Last time, the Divine Mother told the king that no soul is his companion in the light; alone he stands at the golden doors. He is the first, the forerunner. He is the first. But mankind is still too weak ‒ “too weak to bear the Infinite’s weight”. The truth is too strong for man to live it. “Truth born too soon might break the imperfect earth” (p.335).

And we see here, as many are aware of a constant increase in consciousness, that often there's a tremendous pressure. And sometimes there is an increase in consciousness and it is too strong ‒ it's hard to bear. As much as one wants to be more conscious, this increased consciousness has something about it that is hard to bear. So it comes slowly.

The Divine Mother also pointed out (in a lot of detail) man's difficulties and confusions, and the problems that man makes for himself. She says the spirit “sleeps within its seed” (p.339) ‒ its seed, man is the seed, the soul is the seed in man. Spirit is still too entangled in the forms that it has made here on earth. So, she cannot grant his boon. Aswapati must remain and do his Yoga; and he must work for the Divine. She assures him that there is a divine plan. The Divine will do its work. The immutable power that made this world will eventually succeed. And the last thing we heard her say was, “All things shall change in God’s transfiguring hour” (p.341).

So Aswapati heard what the Divine Mother told him, just as we heard it; and now, as we are again with Aswapati, it is again Aswapati's heart which speaks its greatest wish. Despite what she has just said, he has to call her. He cannot stop; his whole being is passionate in his call. He entreats her to come. He has to call her to ask her to change the fate of earth and man. And he's very persuasive, because as we will see, she grants his heart's wish.

Aswapati tells the Divine Mother that he knows that her creation cannot fail. And then he tells her of his vision of the wonderful new beings that he saw coming into the creation. This is a particularly well-known part of Savitri. People will recognize it. It starts with the words, “I saw the Omnipotent’s flaming pioneers ... Come crowding down the amber stairs of birth” (p.343). And then it goes on to describe them in some detail, and to tell some of what they will do.

Finally, after hearing the great traveller's passionate plea, the Divine Mother consents to give him his boon. She says:

One shall descend and break the iron Law,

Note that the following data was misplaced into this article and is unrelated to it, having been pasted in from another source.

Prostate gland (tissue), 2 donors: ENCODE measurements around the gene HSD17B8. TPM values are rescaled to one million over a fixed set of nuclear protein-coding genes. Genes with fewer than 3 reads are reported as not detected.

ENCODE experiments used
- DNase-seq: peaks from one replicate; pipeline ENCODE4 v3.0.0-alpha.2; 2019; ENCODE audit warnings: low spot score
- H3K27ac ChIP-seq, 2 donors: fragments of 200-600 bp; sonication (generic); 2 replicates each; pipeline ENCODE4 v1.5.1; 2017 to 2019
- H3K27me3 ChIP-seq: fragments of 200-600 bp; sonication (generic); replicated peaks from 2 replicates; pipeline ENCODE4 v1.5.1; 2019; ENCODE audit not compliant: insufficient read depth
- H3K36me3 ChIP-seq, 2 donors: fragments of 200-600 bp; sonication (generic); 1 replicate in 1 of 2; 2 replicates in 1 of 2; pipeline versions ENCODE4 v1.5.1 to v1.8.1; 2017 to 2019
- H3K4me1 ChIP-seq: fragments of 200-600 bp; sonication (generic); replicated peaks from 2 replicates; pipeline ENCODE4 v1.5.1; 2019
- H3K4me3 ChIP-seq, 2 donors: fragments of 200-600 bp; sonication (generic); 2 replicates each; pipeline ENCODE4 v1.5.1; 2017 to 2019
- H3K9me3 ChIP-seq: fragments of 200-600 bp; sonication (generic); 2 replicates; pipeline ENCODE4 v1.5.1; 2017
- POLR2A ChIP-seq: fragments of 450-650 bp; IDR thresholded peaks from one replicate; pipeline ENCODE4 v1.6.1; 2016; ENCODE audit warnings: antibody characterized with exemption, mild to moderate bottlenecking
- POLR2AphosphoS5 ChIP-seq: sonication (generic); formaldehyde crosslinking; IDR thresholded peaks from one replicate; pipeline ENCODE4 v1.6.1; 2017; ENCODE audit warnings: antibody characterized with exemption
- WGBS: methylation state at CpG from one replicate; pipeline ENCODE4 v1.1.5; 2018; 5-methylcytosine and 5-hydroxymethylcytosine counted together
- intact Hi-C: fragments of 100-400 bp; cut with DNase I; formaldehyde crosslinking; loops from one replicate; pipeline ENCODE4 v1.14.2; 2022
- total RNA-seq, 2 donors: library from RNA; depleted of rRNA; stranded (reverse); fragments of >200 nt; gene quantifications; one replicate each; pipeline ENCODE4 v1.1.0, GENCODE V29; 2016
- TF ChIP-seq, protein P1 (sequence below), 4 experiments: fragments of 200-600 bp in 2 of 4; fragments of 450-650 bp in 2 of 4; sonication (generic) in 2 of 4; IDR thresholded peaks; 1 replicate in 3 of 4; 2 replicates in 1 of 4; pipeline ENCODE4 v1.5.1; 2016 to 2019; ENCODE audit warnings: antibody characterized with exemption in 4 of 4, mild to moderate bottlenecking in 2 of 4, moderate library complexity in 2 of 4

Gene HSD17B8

Change Nature’s doom by the lone spirit’s power.

Then she describes how Savitri will be. Savitri will take birth as Aswapati's daughter. (She doesn't say that now, but that becomes clear as we go forward in the book.) Savitri will be the human incarnation that the Divine Mother will now take to transform earth and men, to conquer Death. Finally, the Divine Mother says:

Fate shall be changed by an unchanging will.

Now Aswapati's divine work is done. He must leave the inner worlds; he has to return to his work on our material plane. As we leave Aswapati at the end of this canto, we're basically saying goodbye to our friend the traveller king. We will meet him only briefly one more time, a little farther on. No more will the king take us into the different inner levels of our own beings. No more will we adventure with the king into the inner heights and the depths of the creation. Of course he will continue his Yoga; but we will no longer experience it with him.

King Aswapati is now going to emerge into outer life, when the Divine Mother so beautifully grants his wish, and withdraws herself from his consciousness. Sri Aurobindo writes, “Vanished the splendour and was stilled the word” (p.346). In a few words, with his indescribably evocative mystic poetry, he brings us the experience of her leaving Aswapati's inner fields; and then we are there in the bareness of the emptiness that she leaves behind her. A wave of terrestrial life brings the breath of mortal air ‒ and his inner journey is no more.

As he returns to earth, out of his deep trance he can no longer hear the music of the delight of the Divine Mother's presence. The heavens he was in were in a trance ‒ he was in a trance of bliss, of ecstasy and beauty and delight. The heavens he was in, the heavens of trance, collapse down and become the experience of his mind waking to outer life. His soul is now compelled to draw back into the business of created things, and fill its human house in time. Once again, he will be a man among men on earth; but he will still be visited by different... times of consciousness, that will come to him from the higher planes.